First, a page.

• [0035]
    Similarly, location prediction data 227 may be generated in several ways. In some embodiments, the network server may include a stored database of user- or device-specific information including historical and current location data. The data may be analyzed to generate the user's most frequently traveled routes, which may then be matched to real-time location data to predict future movement. In other embodiments, the server may access a database of commercially obtained third-party data, which may be matched to real-time location data to predict future movement. In other embodiments, location prediction data 227 may be received from a device equipped with a location prediction module, or a user may manually specify his or her intended destination through a user interface on the user's mobile device, such as by entering destination data in a navigation or directions lookup system. Note that navigational units also estimate the duration of a trip, and can therefore predict not just where a user will be but when they will be there.
  • [0036]
    The network server may also use program data 225 to calculate the user's direction of travel and velocity. It may then use the velocity information to determine the optimal rate at which it should update the stored real-time location data 226 and the predicted future location data 227. For example, for a vehicle traveling at 10 miles per hour, the network server may need to update its data every few seconds, while for a vehicle traveling at 100 miles per hour, the network server may need to update its data more frequently.
  • [0037]
    Computing device 200 may have additional features or functionality, and additional interfaces to facilitate communications between the basic configuration 201 and any required devices and interfaces. For example, a bus/interface controller 240 may be used to facilitate communications between the basic configuration 201 and one or more data storage devices 250 via a storage interface bus 241. The data storage devices 250 may be removable storage devices 251, non-removable storage devices 252, or a combination thereof. Examples of removable storage and non-removable storage devices include magnetic disk devices such as flexible disk drives and hard-disk drives (HDD), optical disk drives such as compact disk (CD) drives or digital versatile disk (DVD) drives, solid state drives (SSD), and tape drives, to name a few. Example computer storage media may include volatile and nonvolatile, removable and non-removable media implemented in any method or technology for storage of information, such as computer readable instructions, data structures, program modules, or other data.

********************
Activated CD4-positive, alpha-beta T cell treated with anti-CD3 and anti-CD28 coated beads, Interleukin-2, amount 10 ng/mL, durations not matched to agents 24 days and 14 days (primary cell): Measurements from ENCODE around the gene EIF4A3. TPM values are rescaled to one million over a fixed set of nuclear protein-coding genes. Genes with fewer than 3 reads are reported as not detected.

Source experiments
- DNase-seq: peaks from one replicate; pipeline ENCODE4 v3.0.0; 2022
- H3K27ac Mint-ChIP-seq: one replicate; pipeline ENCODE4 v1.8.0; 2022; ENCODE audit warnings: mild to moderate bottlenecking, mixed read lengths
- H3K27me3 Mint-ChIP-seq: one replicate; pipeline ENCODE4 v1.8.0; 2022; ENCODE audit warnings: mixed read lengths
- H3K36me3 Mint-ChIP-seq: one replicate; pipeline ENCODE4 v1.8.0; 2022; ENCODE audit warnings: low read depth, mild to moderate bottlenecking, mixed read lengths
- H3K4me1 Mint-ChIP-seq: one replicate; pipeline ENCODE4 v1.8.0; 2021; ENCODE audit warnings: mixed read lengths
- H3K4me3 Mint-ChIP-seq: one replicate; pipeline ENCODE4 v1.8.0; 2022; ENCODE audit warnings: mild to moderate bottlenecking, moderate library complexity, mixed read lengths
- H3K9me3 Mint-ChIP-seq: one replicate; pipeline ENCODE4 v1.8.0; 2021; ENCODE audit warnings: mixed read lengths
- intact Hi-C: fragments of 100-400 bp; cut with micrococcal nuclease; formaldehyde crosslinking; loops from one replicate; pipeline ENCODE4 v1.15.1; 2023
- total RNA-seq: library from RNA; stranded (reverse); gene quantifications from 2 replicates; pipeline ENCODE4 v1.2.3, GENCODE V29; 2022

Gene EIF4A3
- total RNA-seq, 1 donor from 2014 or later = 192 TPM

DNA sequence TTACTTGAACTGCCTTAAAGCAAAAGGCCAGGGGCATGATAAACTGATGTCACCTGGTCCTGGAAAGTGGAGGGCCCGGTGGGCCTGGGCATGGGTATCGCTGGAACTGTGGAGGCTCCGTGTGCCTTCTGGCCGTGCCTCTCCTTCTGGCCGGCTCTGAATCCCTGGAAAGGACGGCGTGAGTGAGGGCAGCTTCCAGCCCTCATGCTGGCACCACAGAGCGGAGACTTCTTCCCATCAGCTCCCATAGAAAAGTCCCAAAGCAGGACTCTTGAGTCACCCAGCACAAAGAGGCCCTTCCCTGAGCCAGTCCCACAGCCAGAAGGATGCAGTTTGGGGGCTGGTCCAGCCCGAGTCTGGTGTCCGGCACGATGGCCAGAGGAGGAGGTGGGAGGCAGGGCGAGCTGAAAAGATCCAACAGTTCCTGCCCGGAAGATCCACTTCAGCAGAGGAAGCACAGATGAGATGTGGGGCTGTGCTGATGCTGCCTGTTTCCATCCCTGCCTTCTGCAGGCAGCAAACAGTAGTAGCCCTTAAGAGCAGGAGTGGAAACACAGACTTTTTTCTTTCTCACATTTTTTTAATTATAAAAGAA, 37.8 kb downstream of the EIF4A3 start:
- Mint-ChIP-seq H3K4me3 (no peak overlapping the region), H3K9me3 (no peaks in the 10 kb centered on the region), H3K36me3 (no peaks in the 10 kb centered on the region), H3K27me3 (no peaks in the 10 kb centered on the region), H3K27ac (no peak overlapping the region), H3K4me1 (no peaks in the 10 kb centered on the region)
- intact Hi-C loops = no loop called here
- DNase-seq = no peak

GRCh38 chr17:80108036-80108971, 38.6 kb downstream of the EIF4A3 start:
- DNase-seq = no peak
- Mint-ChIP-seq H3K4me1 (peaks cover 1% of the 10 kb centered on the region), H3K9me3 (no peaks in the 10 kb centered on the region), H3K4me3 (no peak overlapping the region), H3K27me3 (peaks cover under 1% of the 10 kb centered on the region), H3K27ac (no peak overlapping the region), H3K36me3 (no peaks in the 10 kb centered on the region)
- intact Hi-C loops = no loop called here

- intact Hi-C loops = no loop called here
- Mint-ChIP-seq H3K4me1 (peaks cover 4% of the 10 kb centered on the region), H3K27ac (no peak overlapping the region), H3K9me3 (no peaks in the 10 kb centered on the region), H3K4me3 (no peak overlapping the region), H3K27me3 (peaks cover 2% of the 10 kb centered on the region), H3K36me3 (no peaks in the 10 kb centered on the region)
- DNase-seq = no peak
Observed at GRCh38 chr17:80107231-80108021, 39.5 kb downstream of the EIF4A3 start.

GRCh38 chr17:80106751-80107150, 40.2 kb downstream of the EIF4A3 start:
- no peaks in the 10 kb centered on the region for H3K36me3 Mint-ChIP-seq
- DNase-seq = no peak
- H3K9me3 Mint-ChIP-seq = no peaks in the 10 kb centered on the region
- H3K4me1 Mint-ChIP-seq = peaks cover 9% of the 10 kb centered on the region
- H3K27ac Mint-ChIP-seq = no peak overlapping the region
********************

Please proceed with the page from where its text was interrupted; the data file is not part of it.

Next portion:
• [0038]
    System memory 220, removable storage 251, and non-removable storage 252 are all examples of computer storage media. Computer storage media includes, but is not limited to, RAM, ROM, EEPROM, flash memory or other memory technology, CD-ROM, digital versatile disks (DVD) or other optical storage, magnetic cassettes, magnetic tape, magnetic disk storage or other magnetic storage devices, or any other medium that may be used to store the desired information and that may be accessed by computing device 200. Any such computer storage media may be part of device 200.
  • [0039]
    Computing device 200 may also include an interface bus 242 for facilitating communication from various interface devices (e.g., output interfaces, peripheral interfaces, and communication interfaces) to the basic configuration 201 via the bus/interface controller 240. Example output devices 260 include a graphics processing unit 261 and an audio processing unit 262, which may be configured to communicate to various external devices such as a display or speakers via one or more A/V ports 263. Example peripheral interfaces 270 include a serial interface controller 271 or a parallel interface controller 272, which may be configured to communicate through either wired or wireless connections with external devices such as input devices (e.g., keyboard, mouse, pen, voice input device, touch input device, etc.) or other peripheral devices (e.g., printer, scanner, etc.) via one or more I/O ports 273. Other conventional I/O devices may be connected as well such as a mouse, keyboard, and so forth. An example communications device 280 includes a network controller 281, which may be arranged to facilitate communications with one or more other computing devices 290 over a network communication via one or more communication ports 282.
  • [0040]
    The communications connection is one example of a communication media. Communication media may typically be embodied by computer readable instructions, data structures, program modules, or other data in a modulated data signal, such as a carrier wave or other transport mechanism, and include any information delivery media. A “modulated data signal” may be a signal that has one or more of its characteristics set or changed in such a manner as to encode information in the signal. By way of example, and not limitation, communication media may include wired media such as a wired network or direct-wired connection, and wireless media such as acoustic, radio frequency (RF), infrared (IR), and other wireless media.
  • [0041]
    Computing device 200 may be implemented as a portion of a small-form factor portable (or mobile) electronic device such as a cell phone, a personal data assistant (PDA), a personal media player device, a wireless web-watch device, a personal headset device, an application-specific device, or a hybrid device that include any of the above functions. Computing device 200 may also be implemented as a personal computer including both laptop computer and non-laptop computer configurations.
  • [0042]